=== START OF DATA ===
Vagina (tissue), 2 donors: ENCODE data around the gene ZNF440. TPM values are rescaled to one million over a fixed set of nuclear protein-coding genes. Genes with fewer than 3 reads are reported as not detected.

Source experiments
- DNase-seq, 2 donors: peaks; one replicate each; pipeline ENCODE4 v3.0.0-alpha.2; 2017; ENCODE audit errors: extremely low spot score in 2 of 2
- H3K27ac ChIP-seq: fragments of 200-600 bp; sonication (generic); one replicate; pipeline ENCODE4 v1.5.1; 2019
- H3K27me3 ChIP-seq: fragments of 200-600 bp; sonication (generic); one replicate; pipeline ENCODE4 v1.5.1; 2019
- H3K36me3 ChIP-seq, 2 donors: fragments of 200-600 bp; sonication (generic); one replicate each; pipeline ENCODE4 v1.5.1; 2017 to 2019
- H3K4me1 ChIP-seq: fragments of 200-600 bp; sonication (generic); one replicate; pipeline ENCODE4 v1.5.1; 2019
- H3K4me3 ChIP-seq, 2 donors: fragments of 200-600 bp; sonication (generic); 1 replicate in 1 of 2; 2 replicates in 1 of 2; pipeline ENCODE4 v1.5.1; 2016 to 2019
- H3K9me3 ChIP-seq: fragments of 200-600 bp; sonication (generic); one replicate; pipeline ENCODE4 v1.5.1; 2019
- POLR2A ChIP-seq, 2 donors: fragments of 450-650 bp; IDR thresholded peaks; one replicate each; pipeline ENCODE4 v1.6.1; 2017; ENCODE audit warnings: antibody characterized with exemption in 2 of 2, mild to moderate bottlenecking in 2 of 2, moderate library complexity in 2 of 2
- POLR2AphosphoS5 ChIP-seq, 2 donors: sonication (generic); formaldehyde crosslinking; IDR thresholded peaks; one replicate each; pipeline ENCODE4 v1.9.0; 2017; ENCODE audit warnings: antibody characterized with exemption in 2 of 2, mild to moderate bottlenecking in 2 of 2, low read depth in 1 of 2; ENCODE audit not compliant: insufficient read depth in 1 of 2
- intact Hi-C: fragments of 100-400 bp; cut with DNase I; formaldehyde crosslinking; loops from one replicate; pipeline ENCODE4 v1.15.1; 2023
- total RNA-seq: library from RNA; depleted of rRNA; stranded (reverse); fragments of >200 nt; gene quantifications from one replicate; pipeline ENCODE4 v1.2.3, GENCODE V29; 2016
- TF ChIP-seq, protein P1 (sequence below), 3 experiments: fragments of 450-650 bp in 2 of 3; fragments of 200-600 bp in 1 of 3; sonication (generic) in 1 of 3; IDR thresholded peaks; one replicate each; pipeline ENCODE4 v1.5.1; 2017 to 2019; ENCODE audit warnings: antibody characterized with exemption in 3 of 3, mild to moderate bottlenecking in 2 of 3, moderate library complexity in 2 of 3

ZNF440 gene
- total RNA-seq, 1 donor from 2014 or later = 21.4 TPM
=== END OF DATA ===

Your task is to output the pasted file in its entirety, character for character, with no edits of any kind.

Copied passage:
Vagina (tissue), 2 donors: ENCODE data around the gene ZNF440. TPM values are rescaled to one million over a fixed set of nuclear protein-coding genes. Genes with fewer than 3 reads are reported as not detected.

Source experiments
- DNase-seq, 2 donors: peaks; one replicate each; pipeline ENCODE4 v3.0.0-alpha.2; 2017; ENCODE audit errors: extremely low spot score in 2 of 2
- H3K27ac ChIP-seq: fragments of 200-600 bp; sonication (generic); one replicate; pipeline ENCODE4 v1.5.1; 2019
- H3K27me3 ChIP-seq: fragments of 200-600 bp; sonication (generic); one replicate; pipeline ENCODE4 v1.5.1; 2019
- H3K36me3 ChIP-seq, 2 donors: fragments of 200-600 bp; sonication (generic); one replicate each; pipeline ENCODE4 v1.5.1; 2017 to 2019
- H3K4me1 ChIP-seq: fragments of 200-600 bp; sonication (generic); one replicate; pipeline ENCODE4 v1.5.1; 2019
- H3K4me3 ChIP-seq, 2 donors: fragments of 200-600 bp; sonication (generic); 1 replicate in 1 of 2; 2 replicates in 1 of 2; pipeline ENCODE4 v1.5.1; 2016 to 2019
- H3K9me3 ChIP-seq: fragments of 200-600 bp; sonication (generic); one replicate; pipeline ENCODE4 v1.5.1; 2019
- POLR2A ChIP-seq, 2 donors: fragments of 450-650 bp; IDR thresholded peaks; one replicate each; pipeline ENCODE4 v1.6.1; 2017; ENCODE audit warnings: antibody characterized with exemption in 2 of 2, mild to moderate bottlenecking in 2 of 2, moderate library complexity in 2 of 2
- POLR2AphosphoS5 ChIP-seq, 2 donors: sonication (generic); formaldehyde crosslinking; IDR thresholded peaks; one replicate each; pipeline ENCODE4 v1.9.0; 2017; ENCODE audit warnings: antibody characterized with exemption in 2 of 2, mild to moderate bottlenecking in 2 of 2, low read depth in 1 of 2; ENCODE audit not compliant: insufficient read depth in 1 of 2
- intact Hi-C: fragments of 100-400 bp; cut with DNase I; formaldehyde crosslinking; loops from one replicate; pipeline ENCODE4 v1.15.1; 2023
- total RNA-seq: library from RNA; depleted of rRNA; stranded (reverse); fragments of >200 nt; gene quantifications from one replicate; pipeline ENCODE4 v1.2.3, GENCODE V29; 2016
- TF ChIP-seq, protein P1 (sequence below), 3 experiments: fragments of 450-650 bp in 2 of 3; fragments of 200-600 bp in 1 of 3; sonication (generic) in 1 of 3; IDR thresholded peaks; one replicate each; pipeline ENCODE4 v1.5.1; 2017 to 2019; ENCODE audit warnings: antibody characterized with exemption in 3 of 3, mild to moderate bottlenecking in 2 of 3, moderate library complexity in 2 of 3

ZNF440 gene
- total RNA-seq, 1 donor from 2014 or later = 21.4 TPM